Six new dog breeds now approved for competition by the American Kennel Club will make their Westminster Kennel Club Dog Show debut this year.
The Hound Group welcomes the American English Coonhound. When wealthy land owners came to the new world, they also brought their love of hunting. The English Foxhounds that made the trek over to the US were not as adept at traversing the rougher terrain, so they were bred to the local Virginian Hounds, which were derived from French and Irish hounds previously brought over. Eventually Bloodhounds were introduced into the lineage to sharpen the breed’s sense of smell. The resulting American English Coonhound breed became famed for its ability to hunt both day and night. Its hard, medium-length coat can be ticked red or blue and white, tricolored, red and white or black and white. These dogs range from 23 to 26 inches in height and are built for speed and endurance. The breed is eager to please, ready to work and has a loud, baying bark.
The Cesky Terrier (pronounced “chess-key”) is the only new addition to the Terrier Group this year. The breed was developed by a Czech geneticist who desired to combine the best features of the Scottish Terrier with the Sealyham Terrier — the Scottie’s dark color with the Sealyham’s drop ears and willingness to work with other dogs — to achieve the ultimate working terrier. He also wanted a smaller dog that could go to ground easier and have a silky coat that could be clipped rather than hand-stripped. Previously named the Bohemian Terrier, the breed entered the show ring for the first time in 1959 and was renamed Cesky Terrier in 1963.
Entering the Herding Group is the Entlebucher Mountain Dog. This bobtailed, tricolor breed is the smallest of the four Swiss Mountain Dog breeds. Between 16 to 21 inches in height, what the Entlebucher may lack in size, it makes up for in confidence, a high energy level and loyalty to his master. Entlebuchers remain active dogs their entire life and their guardian instincts make them unsuitable for novice dog owners. The breed needs to be socialized and obedience trained at an early age. Historically used as a farm dog and herder, Entlebuchers excel at agility and other canine sports.
The Finnish Lapphund is other addition to the Herding Group. Originally used by the Sami, a nomadic people who inhabited northern Scandinavia, the Finnish Lapphund was used to herd reindeer. After World War II, the Scandinavian countries’ interest in saving the native dog breeds began to grow and the first breed standard was accepted by the Finnish Kennel Club in 1945. Because it was developed to work outside near the Arctic Circle, the Finnish Lapphund has thick, dense, soft fur and does not do well in hot weather. The breed sheds seasonally, but this can be handled with regular brushing. It is very docile and friendly with an endearing expression and makes a good family dog. The Finnish Lapphund is also alert and loud, so it makes an excellent watchdog. Excessive barking can be handled with training.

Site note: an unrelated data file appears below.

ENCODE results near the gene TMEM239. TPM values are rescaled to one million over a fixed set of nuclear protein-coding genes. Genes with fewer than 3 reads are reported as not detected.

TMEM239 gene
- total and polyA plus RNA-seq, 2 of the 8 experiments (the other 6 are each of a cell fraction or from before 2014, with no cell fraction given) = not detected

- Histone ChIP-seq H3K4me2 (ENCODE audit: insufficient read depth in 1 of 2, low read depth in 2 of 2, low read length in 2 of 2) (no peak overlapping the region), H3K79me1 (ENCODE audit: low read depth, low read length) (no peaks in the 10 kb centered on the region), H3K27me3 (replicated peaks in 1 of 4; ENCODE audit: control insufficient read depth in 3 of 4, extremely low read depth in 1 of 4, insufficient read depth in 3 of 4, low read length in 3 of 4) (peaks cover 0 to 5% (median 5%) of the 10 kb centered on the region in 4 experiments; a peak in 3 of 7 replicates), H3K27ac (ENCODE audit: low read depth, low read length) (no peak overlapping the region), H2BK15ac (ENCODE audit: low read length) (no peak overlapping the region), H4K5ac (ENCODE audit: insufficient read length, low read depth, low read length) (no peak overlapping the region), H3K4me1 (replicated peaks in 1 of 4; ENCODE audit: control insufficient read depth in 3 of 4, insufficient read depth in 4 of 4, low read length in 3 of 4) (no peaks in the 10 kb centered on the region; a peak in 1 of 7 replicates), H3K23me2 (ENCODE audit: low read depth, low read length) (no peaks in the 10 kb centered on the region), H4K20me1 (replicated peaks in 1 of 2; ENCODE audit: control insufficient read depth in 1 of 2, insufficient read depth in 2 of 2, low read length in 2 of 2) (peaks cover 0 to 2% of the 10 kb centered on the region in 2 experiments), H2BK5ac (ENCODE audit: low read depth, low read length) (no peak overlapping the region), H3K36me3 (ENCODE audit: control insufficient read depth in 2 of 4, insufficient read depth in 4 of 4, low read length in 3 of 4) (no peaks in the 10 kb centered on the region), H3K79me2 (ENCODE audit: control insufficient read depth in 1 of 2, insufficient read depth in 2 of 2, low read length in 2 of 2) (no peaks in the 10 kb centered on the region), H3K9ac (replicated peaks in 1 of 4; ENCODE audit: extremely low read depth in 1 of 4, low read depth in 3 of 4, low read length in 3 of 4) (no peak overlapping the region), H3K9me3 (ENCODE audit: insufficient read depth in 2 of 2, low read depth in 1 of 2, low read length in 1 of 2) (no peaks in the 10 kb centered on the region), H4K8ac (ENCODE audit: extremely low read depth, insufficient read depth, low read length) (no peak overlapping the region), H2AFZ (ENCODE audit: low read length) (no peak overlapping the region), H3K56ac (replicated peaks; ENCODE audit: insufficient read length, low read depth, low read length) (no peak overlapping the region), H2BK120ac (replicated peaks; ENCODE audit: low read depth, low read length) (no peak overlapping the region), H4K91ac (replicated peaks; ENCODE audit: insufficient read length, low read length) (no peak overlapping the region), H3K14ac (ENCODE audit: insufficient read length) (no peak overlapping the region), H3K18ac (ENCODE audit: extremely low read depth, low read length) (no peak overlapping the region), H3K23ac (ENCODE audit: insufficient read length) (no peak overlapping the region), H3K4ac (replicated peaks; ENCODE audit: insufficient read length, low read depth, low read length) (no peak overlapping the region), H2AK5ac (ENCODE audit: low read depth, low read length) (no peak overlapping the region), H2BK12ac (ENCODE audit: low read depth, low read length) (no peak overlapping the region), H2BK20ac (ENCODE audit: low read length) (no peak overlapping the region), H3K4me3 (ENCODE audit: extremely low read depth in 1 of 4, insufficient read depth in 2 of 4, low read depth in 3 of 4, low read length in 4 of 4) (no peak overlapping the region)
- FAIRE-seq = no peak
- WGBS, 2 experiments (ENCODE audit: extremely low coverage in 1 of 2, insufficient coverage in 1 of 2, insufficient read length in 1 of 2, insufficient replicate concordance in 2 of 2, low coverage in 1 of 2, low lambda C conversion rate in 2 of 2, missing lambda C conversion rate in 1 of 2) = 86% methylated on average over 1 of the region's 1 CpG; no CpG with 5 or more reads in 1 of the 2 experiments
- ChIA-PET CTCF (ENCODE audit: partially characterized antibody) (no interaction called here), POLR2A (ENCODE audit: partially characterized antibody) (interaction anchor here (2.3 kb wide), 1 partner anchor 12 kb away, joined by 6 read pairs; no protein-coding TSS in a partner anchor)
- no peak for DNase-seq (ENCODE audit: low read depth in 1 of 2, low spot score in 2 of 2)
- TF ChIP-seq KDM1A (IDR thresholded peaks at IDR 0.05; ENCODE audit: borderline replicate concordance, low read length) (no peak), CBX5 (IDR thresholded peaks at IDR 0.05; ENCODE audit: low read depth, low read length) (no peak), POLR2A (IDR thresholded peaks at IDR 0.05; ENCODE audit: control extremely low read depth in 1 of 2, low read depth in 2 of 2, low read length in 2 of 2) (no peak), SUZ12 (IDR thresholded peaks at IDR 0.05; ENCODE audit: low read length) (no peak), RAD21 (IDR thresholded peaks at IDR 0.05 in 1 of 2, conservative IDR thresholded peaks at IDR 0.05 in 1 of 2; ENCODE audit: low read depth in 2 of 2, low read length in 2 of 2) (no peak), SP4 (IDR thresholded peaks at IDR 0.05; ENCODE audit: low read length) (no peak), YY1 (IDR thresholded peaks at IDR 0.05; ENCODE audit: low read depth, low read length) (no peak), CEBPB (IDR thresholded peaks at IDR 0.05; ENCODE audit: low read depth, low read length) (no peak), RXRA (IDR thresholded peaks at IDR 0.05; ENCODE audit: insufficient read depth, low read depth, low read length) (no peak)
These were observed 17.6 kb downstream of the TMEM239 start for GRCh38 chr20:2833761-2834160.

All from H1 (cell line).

The first of two Non-Sporting Group additions is the Norwegian Lundehund. This unique breed has several features that make it easy to spot such as six toes on each foot; prick ears that can close, fold forward or backward at will; and the ability to tilt their head far enough backward to touch their back bone. These qualities helped the Norwegian Lundehund hunt Puffin in the cliffs of arctic Norway. As the Puffin became a protected species of bird, the Norwegian Lundehund’s numbers began to dwindle until it was saved from extinction after World War II. The breed is known to have a pleasant, alert and sometimes mischievous nature.
The second of the new Non-Sporting Group entrants is the Xoloitzcuintli, (pronounced “show-low-eats-queen-tlee”). Although mostly seen hairless, the breed also comes in a coated variety as well as in three different sizes — toy, miniature and standard. One of the world’s oldest breeds, it was revered by ancient Aztecs who used the breed’s warm skin for healing purposes and believed the dog could defend against evil spirits. The Xoloitzcuintli’s long evolution without human manipulation has made it a loyal companion that is alert, highly trainable and known for its cleanliness. The breed is also the national dog of Mexico.